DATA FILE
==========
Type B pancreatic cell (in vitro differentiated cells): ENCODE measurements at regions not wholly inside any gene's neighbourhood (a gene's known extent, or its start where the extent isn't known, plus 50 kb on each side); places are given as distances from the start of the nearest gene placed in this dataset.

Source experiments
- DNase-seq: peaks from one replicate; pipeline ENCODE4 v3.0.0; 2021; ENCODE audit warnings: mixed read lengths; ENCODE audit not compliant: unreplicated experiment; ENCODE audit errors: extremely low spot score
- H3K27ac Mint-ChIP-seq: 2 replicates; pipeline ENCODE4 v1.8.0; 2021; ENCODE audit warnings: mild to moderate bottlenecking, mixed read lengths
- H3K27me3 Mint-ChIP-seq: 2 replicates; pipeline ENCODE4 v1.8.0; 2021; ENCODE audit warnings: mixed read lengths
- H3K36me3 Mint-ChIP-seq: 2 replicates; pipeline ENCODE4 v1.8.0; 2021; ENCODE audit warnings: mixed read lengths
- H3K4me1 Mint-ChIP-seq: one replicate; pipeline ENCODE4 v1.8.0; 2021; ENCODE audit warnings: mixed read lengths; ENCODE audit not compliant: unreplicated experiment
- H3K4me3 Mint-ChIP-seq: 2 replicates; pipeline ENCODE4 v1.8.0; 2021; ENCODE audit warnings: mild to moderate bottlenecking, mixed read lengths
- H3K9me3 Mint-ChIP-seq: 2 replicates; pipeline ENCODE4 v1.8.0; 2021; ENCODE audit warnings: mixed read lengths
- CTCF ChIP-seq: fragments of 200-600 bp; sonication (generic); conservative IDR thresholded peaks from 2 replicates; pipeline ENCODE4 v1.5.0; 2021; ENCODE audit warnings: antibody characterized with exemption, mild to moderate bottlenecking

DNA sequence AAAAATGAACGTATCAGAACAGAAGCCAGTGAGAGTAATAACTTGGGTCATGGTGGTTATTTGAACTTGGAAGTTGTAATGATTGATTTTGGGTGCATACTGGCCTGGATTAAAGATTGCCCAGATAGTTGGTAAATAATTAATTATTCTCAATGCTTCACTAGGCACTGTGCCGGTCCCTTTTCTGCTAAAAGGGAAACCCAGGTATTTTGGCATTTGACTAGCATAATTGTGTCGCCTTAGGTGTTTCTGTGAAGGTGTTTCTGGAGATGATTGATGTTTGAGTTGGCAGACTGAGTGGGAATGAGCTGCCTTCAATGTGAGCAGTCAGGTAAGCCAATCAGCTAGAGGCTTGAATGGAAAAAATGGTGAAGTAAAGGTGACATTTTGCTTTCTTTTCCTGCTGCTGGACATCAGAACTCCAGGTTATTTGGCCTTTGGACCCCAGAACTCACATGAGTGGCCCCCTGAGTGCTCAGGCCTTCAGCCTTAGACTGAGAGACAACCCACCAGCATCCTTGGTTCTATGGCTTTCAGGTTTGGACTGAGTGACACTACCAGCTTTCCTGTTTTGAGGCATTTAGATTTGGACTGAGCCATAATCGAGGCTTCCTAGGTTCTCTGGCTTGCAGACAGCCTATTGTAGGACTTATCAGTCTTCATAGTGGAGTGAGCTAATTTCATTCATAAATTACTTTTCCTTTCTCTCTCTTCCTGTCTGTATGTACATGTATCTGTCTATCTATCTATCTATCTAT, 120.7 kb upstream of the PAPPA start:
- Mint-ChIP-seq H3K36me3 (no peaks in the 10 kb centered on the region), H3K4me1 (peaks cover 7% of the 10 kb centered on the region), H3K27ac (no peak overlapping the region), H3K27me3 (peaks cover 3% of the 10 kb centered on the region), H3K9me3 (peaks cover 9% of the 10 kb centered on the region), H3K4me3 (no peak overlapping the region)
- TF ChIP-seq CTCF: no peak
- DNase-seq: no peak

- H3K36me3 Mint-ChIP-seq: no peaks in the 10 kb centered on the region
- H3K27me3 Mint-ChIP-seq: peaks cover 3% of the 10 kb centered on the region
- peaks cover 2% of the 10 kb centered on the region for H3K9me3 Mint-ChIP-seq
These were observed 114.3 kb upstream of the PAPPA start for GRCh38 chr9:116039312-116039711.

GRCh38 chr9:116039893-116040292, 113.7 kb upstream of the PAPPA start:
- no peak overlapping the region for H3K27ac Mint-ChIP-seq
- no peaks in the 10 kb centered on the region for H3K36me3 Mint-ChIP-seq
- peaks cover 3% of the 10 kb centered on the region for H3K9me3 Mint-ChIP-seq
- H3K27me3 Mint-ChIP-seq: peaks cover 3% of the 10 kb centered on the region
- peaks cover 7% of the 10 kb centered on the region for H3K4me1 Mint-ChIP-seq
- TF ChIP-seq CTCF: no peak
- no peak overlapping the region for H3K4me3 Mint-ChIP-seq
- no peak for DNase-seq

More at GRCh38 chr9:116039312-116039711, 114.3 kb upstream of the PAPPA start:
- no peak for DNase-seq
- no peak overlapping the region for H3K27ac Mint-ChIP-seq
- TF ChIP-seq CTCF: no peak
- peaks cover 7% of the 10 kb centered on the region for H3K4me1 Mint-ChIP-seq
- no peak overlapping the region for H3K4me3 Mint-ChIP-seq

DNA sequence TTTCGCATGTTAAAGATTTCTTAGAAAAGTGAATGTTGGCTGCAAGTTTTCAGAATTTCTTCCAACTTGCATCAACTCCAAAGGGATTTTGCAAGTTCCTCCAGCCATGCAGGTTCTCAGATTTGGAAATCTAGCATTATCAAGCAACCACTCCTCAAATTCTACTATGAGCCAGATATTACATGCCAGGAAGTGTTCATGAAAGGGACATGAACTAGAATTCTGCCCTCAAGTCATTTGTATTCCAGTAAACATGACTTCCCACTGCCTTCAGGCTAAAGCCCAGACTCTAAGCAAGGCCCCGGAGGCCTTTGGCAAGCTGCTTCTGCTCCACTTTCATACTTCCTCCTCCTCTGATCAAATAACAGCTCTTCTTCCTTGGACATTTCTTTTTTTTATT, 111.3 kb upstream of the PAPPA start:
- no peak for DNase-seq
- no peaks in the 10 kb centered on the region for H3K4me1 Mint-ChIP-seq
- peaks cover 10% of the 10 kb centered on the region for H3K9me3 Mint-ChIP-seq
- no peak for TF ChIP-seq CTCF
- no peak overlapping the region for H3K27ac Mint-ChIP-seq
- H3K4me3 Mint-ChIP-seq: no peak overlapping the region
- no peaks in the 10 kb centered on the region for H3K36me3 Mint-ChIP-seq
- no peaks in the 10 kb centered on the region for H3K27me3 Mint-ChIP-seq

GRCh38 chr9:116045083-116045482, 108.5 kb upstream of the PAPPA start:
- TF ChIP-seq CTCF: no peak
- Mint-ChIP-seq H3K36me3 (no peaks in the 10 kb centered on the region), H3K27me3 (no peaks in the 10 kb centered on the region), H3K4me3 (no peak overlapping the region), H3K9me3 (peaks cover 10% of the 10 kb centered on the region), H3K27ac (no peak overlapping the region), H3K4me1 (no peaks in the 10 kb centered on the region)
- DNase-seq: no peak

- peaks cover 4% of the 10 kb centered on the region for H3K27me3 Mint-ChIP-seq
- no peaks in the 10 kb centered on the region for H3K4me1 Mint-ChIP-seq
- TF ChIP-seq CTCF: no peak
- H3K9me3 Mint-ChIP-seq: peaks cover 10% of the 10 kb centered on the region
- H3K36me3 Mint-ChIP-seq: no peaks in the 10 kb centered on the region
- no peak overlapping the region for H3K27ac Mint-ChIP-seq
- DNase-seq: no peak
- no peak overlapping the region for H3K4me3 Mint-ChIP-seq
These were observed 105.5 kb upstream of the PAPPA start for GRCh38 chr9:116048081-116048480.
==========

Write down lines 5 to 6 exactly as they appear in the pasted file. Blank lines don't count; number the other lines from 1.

- H3K27me3 Mint-ChIP-seq: 2 replicates; pipeline ENCODE4 v1.8.0; 2021; ENCODE audit warnings: mixed read lengths
- H3K36me3 Mint-ChIP-seq: 2 replicates; pipeline ENCODE4 v1.8.0; 2021; ENCODE audit warnings: mixed read lengths